The diversity of life

By Caroline Schultz

Hurray for polar bears! Hurray for old-growth forests! Hurray for beaver ponds! And yes, hurray even for the elegant stinkhorn (a fungus) and the flooded jellyskin (a threatened lichen). This year is the United Nations (UN) International Year of Biodiversity.

Eighteen years after 150 nations signed the International Convention on Biological Diversity at the Earth Summit in Rio, the UN is inviting us to reflect on the interconnectedness of all elements of the ecosphere and is asking us to raise awareness about how important nature is in the life of humans. The UN is challenging us to help halt the loss of biodiversity through personal action and public policy. But the UN is also asking that we celebrate the extraordinary richness and diversity of the natural world.

Biological diversity is life in all its forms. Its complexity is astounding, beautiful, inspiring and fun to explore. In Ontario, biodiversity includes the ocean, tundra and muskeg of the far north, the forests, lakes and wetlands of the boreal region, the deciduous woodlands, grasslands and wetlands of the south, and all the biological communities they contain. All these make up the web of life that sustains us.

Ontario Nature has been in the biodiversity business since 1931, leading the way to protect our province’s wild species and wild spaces. Since the Rio Summit in 1992, we have made significant strides. We were leaders in the campaign for the Oak Ridges Moraine Conservation Act and Plan, which saved almost 195,000 hectares from urban development. We more than doubled the size of our nature reserve system to protect some of Ontario’s most important habitats. Our campaign with the Partnership for Public Lands protected 2.4 million hectares in 378 new parks and conservation reserves in northern and central Ontario. We ensured that mining activities are not permitted in hundreds of newly protected areas. We pushed for a new, stronger Endangered Species Act. And we published the second Atlas of the Breeding Birds of Ontario with our partners and this year launched the Ontario Reptile and Amphibian Atlas project. We can reflect on these achievements in the International Year of Biodiversity. But our job is not done, and with climate change the threats to biodiversity continue to grow.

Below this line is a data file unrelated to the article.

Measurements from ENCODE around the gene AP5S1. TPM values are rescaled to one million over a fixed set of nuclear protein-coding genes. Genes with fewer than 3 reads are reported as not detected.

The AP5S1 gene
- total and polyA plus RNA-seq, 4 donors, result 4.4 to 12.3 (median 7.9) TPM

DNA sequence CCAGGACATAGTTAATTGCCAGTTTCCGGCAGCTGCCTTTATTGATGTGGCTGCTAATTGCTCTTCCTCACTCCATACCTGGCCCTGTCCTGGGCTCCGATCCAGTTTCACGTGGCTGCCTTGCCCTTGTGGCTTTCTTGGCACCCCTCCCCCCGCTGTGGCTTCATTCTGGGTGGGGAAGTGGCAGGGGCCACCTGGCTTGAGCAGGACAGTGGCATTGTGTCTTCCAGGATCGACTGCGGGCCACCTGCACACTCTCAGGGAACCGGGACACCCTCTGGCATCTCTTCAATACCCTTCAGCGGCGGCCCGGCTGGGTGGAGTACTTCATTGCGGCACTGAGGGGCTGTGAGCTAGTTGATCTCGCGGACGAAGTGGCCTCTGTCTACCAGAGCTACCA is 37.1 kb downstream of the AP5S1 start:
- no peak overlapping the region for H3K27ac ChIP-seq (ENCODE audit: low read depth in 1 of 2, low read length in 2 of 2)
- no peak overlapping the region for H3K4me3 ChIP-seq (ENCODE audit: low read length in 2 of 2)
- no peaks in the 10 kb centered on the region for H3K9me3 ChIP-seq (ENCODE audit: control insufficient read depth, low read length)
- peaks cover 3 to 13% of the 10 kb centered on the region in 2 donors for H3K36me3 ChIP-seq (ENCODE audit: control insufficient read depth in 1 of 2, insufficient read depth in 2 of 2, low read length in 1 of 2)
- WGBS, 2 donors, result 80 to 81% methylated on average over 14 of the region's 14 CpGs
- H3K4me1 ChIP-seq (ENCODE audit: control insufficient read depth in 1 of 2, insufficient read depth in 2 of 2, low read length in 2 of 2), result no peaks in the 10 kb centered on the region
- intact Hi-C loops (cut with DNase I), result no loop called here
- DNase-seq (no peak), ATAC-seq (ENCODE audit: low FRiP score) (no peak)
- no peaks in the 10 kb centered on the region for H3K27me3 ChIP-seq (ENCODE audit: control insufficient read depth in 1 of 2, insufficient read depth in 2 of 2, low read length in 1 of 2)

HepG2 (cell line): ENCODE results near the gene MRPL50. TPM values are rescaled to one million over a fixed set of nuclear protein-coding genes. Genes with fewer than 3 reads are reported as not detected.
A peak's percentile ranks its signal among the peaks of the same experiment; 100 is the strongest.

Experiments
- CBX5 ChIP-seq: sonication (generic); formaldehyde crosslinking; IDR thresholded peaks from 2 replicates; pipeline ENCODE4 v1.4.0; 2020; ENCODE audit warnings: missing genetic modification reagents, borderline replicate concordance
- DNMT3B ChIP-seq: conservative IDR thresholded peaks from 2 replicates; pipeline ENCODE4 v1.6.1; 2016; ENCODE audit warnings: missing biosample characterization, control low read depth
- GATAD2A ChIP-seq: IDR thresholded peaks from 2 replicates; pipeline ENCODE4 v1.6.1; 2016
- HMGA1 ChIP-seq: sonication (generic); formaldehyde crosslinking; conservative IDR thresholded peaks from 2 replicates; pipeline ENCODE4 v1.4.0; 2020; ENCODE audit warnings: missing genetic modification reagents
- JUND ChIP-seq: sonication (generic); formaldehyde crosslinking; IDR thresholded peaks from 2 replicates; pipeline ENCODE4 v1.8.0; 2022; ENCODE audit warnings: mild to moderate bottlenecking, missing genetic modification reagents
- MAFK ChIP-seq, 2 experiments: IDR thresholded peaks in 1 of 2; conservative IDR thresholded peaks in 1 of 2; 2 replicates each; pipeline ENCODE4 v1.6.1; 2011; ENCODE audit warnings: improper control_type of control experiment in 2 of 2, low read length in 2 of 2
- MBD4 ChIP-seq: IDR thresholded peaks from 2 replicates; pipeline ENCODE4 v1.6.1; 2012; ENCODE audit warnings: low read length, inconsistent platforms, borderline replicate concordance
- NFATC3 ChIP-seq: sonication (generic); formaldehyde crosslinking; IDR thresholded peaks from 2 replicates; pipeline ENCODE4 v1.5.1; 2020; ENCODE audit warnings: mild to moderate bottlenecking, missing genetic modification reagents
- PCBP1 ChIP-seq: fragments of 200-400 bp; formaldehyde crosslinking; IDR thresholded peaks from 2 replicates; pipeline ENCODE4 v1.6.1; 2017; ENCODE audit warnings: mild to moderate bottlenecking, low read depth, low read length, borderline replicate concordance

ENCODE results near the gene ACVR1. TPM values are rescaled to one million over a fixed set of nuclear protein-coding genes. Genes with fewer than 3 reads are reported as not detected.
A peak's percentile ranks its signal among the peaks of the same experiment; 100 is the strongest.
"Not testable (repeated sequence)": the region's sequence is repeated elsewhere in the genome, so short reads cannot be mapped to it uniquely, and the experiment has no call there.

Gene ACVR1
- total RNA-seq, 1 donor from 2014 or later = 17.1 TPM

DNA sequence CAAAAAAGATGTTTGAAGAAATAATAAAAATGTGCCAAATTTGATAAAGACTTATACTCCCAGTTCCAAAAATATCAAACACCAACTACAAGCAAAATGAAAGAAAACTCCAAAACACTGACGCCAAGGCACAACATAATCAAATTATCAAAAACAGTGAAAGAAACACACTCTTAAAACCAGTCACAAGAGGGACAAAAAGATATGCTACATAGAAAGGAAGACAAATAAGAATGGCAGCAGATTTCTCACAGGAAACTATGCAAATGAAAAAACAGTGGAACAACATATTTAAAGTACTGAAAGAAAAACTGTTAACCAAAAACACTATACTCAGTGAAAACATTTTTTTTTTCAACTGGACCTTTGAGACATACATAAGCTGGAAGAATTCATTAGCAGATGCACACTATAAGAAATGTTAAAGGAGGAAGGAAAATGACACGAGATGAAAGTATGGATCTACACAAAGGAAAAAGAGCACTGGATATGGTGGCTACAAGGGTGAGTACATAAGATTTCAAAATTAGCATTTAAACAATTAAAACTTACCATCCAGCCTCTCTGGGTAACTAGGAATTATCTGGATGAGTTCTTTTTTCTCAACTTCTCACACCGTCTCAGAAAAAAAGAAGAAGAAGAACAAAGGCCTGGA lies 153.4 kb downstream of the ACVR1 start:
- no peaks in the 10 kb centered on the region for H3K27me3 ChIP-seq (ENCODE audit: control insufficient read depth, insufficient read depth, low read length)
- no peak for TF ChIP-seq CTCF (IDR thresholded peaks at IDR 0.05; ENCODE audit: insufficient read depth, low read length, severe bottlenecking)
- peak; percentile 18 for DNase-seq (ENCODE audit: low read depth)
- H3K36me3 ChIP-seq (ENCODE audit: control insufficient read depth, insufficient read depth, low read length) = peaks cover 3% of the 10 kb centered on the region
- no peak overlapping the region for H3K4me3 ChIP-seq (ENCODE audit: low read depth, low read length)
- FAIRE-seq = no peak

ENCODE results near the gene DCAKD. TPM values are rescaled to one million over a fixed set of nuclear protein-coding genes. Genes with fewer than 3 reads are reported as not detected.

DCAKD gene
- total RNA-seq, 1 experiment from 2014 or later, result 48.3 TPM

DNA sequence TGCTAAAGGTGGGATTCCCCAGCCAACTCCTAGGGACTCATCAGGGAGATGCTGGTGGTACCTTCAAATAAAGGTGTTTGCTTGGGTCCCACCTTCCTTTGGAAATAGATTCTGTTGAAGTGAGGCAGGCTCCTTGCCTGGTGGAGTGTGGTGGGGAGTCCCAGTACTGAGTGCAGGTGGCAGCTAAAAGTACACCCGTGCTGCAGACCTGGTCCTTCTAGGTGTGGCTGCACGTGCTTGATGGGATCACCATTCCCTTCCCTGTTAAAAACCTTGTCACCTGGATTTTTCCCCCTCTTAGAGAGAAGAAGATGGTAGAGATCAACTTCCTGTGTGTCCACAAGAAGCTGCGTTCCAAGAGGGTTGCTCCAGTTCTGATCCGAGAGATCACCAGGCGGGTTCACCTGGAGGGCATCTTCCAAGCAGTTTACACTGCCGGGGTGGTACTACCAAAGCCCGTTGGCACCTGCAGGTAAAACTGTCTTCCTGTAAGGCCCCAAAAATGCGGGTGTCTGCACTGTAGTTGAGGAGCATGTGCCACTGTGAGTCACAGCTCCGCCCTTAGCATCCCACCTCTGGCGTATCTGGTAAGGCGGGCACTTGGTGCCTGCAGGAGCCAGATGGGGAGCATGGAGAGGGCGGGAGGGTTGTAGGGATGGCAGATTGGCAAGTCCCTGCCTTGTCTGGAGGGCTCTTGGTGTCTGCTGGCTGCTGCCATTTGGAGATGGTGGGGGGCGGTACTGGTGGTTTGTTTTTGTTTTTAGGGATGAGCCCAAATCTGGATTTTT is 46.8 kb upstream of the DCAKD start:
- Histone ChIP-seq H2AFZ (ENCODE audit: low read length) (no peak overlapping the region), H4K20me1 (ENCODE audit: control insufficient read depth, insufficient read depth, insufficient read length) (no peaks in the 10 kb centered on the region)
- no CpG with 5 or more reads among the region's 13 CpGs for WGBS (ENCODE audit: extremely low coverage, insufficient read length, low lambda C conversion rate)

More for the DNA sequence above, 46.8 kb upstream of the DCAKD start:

Our pledge is to achieve even greater conservation landmarks on behalf of biodiversity in 2010 and the coming decade. Ontario Nature will work to see that Premier McGuinty’s vision to protect at least half of the northern boreal forest is realized. We will ensure that the Endangered Species Act is enforced so that the habitat of endangered and threatened species, such as the woodland caribou, is protected. We will work to achieve a greater level of protection for our wetlands. We will spearhead the Greenway movement to protect interconnected systems of large habitat cores, reducing and reversing habitat fragmentation and helping species adapt to climate change. And we will do what naturalists do best – document the locations and habitats of some of our most sensitive species, especially reptiles and amphibians, to inform conservation action.

Let’s celebrate biodiversity and help protect it, one outing at a time. Let’s get our neighbours, colleagues, family and friends exploring biodiversity, learning firsthand why the planet’s well-being and ours are bound together. We can make this year and the coming decade a turning point for nature in Ontario and lead by example.

Over the coming year, ON Nature magazine will be celebrating the International Year of Biodiversity with stories that highlight Ontario’s incredible biodiversity. The magazine will take us to places and showcase species many of us know little about, in stories like Peter Christie’s on the rapids clubtail dragonfly, the first dragonfly to be listed as an endangered species in Ontario.

We can also make this a year where we commit to putting a smile on someone’s face with a refreshing, invigorating experience in nature.

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